The passion among Russians to decorate the body with tattoos is dated back to centuries. This age-old art is becomimg more and more popular with its new and distinct forms of expressions.
The growing popularity of body art in Russia was laid bare at a Moscow exhibition due to close on Sunday, at which the options ranged from tattooing to tongue splitting and mid-air suspension from hooks embedded under the skin.
Advertisement"People are trying to become individuals," explained Olesya Crow, a local tattoo artist -- she uses only her commercial name -- among dozens of exhibitors at the Moscow International Body Art Festival.
"Society has become more tolerant and has developed. Tattoos are now a branch of art."
The setting of the festival, in an exhibition centre built to display Soviet agricultural and scientific prowess and dominated by a statue of Soviet leader Vladimir Lenin, might have appeared incongruous.
But Crow, who also takes part in human suspension, in which metal hooks are fixed under the skin of a person's chest, back or legs prior to hoisting them into the air, sometimes for hours, said her work represented social progress.
"Tattoos are now seen as something beautiful, an adornment of the body," as opposed to the stigma they carried in Soviet times, when they were associated with prisoners and crime, she said.
As for human suspensions, which Crow supervises, having undertaken four years of medical training, they "can have a healing effect, give a spiritual lift."
The virtues of human suspension and tattoo art however are not universally appreciated in Russia, as was made clear by one security guard vetting those entering the exhibition.
Recalling his childhood in a Soviet orphanage, where children would melt shoe rubber to make tattoo ink, he put the current popularity of tattoos down to the standard Kremlin bugbear: American cultural imperialism.
"It's ideological warfare. A propaganda war is not about killing people but destroying society from within," he declared from under a black baseball cap, asking not to be named.
"This is moronic. If you want to draw, use a sketchbook or canvas."
As if to prove the pervasiveness of American culture, those attending this month's festival included Darren McKeag and Josh Coburn of the company Slingin' Ink Tattoos, based in the US state of Ohio.
They insisted Russians could benefit from greater awareness of the possibilities on offer.
Such options as having one's tongue split down the middle, or scarification, an ancient practice in which the skin is deliberately scarred for artistic effect, are "still surfacing in Russia," McKeag said.
"People in the States are already more modified than people in Russia."
"It's my goal to open up the option, make people understand it's something out there for people to be part of," said his partner, Coburn.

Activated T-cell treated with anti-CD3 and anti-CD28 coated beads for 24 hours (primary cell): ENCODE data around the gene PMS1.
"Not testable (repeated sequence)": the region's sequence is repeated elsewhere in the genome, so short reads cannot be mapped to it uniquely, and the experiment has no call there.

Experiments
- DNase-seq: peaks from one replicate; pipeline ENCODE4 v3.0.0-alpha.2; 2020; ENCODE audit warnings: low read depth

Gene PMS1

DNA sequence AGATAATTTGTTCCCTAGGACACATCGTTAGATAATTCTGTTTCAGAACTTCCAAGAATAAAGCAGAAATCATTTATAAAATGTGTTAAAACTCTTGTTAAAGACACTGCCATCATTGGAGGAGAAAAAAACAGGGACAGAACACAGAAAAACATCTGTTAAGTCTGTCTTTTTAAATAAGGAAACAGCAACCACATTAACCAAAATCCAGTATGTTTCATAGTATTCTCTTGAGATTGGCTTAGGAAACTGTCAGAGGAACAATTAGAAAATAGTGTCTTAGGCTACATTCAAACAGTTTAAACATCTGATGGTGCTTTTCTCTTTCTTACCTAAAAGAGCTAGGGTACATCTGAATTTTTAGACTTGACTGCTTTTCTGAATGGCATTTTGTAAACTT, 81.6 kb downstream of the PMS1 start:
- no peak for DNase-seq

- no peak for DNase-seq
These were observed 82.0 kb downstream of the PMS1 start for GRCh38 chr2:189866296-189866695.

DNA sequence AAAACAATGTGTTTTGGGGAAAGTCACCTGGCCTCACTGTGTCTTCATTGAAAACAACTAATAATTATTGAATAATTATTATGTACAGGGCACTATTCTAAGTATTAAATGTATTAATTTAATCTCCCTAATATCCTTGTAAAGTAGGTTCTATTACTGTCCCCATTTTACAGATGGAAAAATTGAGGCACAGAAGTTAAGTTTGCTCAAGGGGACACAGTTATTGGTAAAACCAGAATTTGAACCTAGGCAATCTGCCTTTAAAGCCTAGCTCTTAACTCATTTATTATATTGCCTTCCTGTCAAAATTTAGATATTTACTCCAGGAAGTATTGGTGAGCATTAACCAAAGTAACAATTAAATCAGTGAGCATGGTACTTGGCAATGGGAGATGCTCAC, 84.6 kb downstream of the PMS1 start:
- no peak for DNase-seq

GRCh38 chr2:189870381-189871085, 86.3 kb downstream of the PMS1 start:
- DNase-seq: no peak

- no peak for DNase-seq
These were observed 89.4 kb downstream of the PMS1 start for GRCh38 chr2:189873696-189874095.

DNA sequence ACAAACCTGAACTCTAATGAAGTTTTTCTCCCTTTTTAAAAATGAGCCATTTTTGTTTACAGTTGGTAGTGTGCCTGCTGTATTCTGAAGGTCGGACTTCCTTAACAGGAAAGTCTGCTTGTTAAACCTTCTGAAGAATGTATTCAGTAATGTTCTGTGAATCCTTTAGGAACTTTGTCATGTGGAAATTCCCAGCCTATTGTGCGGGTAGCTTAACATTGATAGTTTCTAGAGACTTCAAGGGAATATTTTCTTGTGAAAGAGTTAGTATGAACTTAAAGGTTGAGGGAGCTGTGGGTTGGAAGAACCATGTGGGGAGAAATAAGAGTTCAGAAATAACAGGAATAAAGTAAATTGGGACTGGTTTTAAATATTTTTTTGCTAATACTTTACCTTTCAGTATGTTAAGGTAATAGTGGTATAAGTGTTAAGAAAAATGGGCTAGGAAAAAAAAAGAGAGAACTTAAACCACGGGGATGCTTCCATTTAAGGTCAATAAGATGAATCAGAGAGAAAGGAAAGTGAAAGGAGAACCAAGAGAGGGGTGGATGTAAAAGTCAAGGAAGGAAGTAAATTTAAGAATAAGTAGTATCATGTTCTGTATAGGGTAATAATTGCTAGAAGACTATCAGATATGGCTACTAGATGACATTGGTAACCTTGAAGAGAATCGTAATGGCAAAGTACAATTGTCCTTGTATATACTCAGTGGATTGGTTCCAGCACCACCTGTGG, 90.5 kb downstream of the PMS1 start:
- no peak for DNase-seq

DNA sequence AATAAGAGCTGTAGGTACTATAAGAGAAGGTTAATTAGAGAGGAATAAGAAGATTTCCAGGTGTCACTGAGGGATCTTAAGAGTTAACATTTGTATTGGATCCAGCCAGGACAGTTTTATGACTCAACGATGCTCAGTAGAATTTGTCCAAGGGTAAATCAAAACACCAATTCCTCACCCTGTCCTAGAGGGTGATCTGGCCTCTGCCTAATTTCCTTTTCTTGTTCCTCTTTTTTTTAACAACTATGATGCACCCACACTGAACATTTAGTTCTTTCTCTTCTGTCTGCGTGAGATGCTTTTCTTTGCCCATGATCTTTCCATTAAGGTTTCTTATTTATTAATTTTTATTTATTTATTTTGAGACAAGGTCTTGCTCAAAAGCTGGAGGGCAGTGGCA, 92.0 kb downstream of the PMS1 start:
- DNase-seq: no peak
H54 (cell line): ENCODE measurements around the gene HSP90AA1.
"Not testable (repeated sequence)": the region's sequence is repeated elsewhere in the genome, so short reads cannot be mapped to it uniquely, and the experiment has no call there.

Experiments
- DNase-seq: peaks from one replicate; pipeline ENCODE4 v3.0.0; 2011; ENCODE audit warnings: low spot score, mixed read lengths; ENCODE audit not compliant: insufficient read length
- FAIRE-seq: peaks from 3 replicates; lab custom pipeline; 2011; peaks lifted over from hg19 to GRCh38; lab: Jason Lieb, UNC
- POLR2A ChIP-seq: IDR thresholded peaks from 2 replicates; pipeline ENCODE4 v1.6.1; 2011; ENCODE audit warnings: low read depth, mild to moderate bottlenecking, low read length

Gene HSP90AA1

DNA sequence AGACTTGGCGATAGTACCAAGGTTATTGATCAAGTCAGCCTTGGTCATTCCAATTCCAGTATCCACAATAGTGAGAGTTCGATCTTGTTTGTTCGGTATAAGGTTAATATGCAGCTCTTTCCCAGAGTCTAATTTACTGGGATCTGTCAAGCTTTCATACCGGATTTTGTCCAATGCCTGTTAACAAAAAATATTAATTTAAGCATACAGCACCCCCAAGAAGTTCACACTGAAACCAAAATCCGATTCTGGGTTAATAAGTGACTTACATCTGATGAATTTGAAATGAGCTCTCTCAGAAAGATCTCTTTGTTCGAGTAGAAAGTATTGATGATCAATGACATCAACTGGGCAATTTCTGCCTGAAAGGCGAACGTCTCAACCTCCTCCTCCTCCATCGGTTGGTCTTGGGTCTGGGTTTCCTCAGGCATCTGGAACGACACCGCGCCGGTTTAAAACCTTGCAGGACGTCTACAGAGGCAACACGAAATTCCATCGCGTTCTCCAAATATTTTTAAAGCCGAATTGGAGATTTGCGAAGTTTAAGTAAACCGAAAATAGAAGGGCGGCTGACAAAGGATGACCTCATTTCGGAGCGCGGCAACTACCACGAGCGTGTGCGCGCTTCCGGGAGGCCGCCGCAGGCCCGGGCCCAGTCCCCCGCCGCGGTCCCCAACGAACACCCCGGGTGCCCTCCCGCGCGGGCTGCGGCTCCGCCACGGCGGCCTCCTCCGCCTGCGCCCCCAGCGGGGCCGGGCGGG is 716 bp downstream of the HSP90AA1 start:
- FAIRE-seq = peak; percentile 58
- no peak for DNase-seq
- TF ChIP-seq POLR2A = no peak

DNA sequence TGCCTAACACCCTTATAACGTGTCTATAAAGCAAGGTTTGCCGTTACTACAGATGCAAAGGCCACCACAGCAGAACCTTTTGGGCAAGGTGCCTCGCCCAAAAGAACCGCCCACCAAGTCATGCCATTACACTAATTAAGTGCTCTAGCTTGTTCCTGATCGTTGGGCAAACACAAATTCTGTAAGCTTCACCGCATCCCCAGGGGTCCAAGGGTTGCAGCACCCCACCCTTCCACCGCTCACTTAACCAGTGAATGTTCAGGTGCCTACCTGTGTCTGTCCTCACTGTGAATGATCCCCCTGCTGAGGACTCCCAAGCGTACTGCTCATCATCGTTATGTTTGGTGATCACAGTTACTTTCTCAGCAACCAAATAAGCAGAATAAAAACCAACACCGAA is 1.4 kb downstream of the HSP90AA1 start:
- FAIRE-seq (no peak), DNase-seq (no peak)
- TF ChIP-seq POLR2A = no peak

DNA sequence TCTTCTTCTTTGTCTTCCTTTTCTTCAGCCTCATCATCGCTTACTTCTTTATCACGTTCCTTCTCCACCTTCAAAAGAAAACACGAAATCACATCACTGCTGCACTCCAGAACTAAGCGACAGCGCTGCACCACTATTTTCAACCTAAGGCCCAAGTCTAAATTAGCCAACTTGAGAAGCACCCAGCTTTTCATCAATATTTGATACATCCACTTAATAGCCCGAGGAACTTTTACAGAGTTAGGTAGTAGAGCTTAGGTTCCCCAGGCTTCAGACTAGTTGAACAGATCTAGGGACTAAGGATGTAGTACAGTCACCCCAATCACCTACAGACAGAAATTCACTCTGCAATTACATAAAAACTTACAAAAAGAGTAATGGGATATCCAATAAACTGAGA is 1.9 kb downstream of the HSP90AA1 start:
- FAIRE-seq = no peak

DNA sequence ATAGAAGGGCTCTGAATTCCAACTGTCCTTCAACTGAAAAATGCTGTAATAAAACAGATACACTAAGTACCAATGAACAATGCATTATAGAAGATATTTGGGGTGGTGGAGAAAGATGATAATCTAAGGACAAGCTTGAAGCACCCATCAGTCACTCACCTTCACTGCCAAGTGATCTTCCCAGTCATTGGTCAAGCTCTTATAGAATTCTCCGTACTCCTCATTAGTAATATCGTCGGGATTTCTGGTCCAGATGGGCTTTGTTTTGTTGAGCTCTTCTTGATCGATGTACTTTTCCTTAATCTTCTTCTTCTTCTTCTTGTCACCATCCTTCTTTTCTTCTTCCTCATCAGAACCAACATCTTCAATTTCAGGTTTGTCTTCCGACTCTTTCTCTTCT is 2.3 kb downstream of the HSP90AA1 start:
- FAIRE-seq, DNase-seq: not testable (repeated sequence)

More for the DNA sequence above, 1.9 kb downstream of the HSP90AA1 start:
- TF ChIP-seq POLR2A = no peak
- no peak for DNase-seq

In fact Russian tattoo artists say their trade has at least one prestigious precursor in the person of the last tsar, Nicholas II, who is said to have had a tattoo made on his own body while visiting Japan as a young man.
Russians' long fascination with physical oddity was affirmed by the manager of another unusual display in a neighbouring pavilion of the sprawling All-Russia Exhibition Centre.
Natalya Kupchenko oversees a collection of preserved foetuses and waxworks of people with deformities inspired by the anatomy collection of Tsar Peter the Great.
Thrown in for good measure is the supposed penis, pickled for posterity, of Grigory Rasputin, notorious advisor to Russia's last royals.
In Kupchenko's view the modern taste for tattoos and other body art cannot be said to constitute progress.
"A lot of things happen here simply because they were once forbidden," she remarked. "Later on these people will understand it's better to have clear skin."
And as critics in both the cultural and political spheres warn of a clampdown by President Vladimir Putin on liberties gained in the 1990s, there are other signs that the role of body art in Russia remains ambiguous.
Among the exhibitors at this month's event, tattoo trade supplier Kirill Baikov insisted that tattoos were about "politics, self-expression and freedom."
But he went on to acknowledge that his own political views might not be easily stomached by critics in Russia and the West urging the country to democratise.
Explaining he had a Nazi insignia tattooed on his own body and formerly participated in one of the far right groups blamed for a growing toll of racist killings in Russia, he admitted: "I'm very totalitarian and nationalist."
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